Tuesday, February 19, 2008

Karen Ball (Advice for Novelists, Part 17)

For those new to this series, I've asked editors, agents, authors, and publicists to answer this question:

"If you could say one thing to aspiring novelists, what would you say?"

They've had some terrific answers. To read them all, just click on the "Advice for Novelists" tag at the end of this post. Or click here.

Here's Karen's response:

Send no proposal out before its time.

Make your manuscript as strong as it can be before you send it out. With competition as fierce as it is nowadays, we're looking for manuscripts that have a spark. Something that jumps out and grabs us, be it the uniqueness of the plot, an especially engaging character, or writing that is so strong it grabs from the first paragraph. I've seen multitudes of manuscripts that are "almost" there, and have rejected nearly all of them. "Almost" isn't good enough any more. Don't let your desire to be published override your determination to refine your craftsmanship to the nth degree. Remember, God's task for us is to write,
not to be published. Focus on fulfilling that task to the very best of your abilities--and leave what happens from there to His good will and timing.

--Karen Ball, best-selling novelist and senior acquisitions editor for B&H Publishing Group. (Visit her online at her website here.)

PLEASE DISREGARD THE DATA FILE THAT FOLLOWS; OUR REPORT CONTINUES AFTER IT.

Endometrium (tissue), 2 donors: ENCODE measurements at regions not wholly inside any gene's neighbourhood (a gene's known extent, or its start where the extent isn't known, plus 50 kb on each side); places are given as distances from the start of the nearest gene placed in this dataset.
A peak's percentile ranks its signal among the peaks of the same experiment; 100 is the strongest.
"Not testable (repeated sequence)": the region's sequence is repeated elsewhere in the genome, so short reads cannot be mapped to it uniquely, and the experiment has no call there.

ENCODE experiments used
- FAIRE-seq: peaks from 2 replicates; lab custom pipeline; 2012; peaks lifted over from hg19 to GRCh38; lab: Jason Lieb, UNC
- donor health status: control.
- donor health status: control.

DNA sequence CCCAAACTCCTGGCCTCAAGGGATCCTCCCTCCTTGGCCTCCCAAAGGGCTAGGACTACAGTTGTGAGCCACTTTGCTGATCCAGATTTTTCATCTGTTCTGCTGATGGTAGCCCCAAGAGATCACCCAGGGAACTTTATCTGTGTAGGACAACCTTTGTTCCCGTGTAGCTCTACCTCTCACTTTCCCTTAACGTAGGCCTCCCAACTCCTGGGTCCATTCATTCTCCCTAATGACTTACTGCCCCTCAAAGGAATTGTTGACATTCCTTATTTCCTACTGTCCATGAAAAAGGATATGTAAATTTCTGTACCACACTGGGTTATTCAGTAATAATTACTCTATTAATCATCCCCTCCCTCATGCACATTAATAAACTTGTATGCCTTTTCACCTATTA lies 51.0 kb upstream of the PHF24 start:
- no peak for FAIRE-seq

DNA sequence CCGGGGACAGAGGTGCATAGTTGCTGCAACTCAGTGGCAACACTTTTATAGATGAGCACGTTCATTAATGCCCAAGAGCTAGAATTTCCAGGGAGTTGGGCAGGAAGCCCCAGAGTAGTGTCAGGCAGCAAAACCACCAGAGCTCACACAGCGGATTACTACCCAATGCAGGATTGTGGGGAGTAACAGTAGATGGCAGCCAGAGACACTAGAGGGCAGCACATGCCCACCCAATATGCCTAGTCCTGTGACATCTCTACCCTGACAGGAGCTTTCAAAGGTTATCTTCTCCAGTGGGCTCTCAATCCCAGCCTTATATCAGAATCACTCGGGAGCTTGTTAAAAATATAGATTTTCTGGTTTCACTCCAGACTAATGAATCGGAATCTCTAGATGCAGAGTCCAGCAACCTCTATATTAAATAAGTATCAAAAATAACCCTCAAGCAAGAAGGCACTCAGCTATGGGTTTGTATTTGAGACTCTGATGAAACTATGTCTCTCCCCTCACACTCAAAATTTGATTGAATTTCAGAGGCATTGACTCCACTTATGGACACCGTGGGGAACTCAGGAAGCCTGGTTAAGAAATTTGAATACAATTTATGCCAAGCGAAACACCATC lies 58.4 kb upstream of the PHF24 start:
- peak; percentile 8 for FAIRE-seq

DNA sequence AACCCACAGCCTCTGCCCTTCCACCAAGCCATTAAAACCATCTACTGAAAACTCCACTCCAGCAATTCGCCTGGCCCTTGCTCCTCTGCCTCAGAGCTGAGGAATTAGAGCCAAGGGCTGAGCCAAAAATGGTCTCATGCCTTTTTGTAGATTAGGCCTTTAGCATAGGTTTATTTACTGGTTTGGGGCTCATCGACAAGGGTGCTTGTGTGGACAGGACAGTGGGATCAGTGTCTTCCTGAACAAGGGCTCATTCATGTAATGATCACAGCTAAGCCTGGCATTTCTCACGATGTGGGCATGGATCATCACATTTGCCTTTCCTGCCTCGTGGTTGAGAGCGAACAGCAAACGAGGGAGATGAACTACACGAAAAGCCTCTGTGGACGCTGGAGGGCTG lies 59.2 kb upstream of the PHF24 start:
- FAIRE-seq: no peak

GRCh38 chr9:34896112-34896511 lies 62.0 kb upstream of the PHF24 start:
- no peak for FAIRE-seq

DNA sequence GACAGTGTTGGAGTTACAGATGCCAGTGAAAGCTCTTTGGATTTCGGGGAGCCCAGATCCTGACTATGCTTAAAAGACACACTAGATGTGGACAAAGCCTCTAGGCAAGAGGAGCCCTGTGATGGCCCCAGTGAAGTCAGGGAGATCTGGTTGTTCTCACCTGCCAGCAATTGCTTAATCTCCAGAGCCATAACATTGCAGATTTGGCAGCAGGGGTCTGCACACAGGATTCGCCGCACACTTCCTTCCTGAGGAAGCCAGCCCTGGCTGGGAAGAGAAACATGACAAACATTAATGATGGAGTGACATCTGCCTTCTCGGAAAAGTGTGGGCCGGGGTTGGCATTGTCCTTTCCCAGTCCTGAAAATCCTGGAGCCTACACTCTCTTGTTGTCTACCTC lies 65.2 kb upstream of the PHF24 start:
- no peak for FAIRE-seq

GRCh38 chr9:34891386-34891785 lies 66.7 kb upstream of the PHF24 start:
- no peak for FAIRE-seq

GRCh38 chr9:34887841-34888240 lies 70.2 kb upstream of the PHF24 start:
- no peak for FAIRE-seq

1 comment:

Sue Dent said...

Sadly, I've found that most manuscripts rejected by publishers of houses that are affiliated with the CBA or ECPA are done so because those authors submitting weren't aware of the conservative evangeical guidelines or the guidelines each affiliated publisher has that pretty much makes it difficult to write like many affiliated publishers on this blog are suggesting one write.

Most CBA and ECPA affiliated publisher, even on their about us page, encourage "tell don't show," among other things, a given taboo for the general market.

This is absolutely not a problem if each CBA or ECPA affilialted publisher shares this with the author or makes it known as I think most of them do, listing their guidelines.

But how odd to see each of these publishers make suggestions about how to write that go against their guidelines. Unless of course ya'll are giving tips for the general Christian market which is quite different than the market CBA and ECPA affiliated publishers serve.